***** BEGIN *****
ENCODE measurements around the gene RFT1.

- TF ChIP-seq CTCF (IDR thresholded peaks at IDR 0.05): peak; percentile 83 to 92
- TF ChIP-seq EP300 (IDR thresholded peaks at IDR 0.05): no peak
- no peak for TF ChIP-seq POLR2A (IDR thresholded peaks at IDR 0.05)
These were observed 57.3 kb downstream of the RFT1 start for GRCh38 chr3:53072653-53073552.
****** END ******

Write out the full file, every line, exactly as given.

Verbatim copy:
ENCODE measurements around the gene RFT1.

- TF ChIP-seq CTCF (IDR thresholded peaks at IDR 0.05): peak; percentile 83 to 92
- TF ChIP-seq EP300 (IDR thresholded peaks at IDR 0.05): no peak
- no peak for TF ChIP-seq POLR2A (IDR thresholded peaks at IDR 0.05)
These were observed 57.3 kb downstream of the RFT1 start for GRCh38 chr3:53072653-53073552.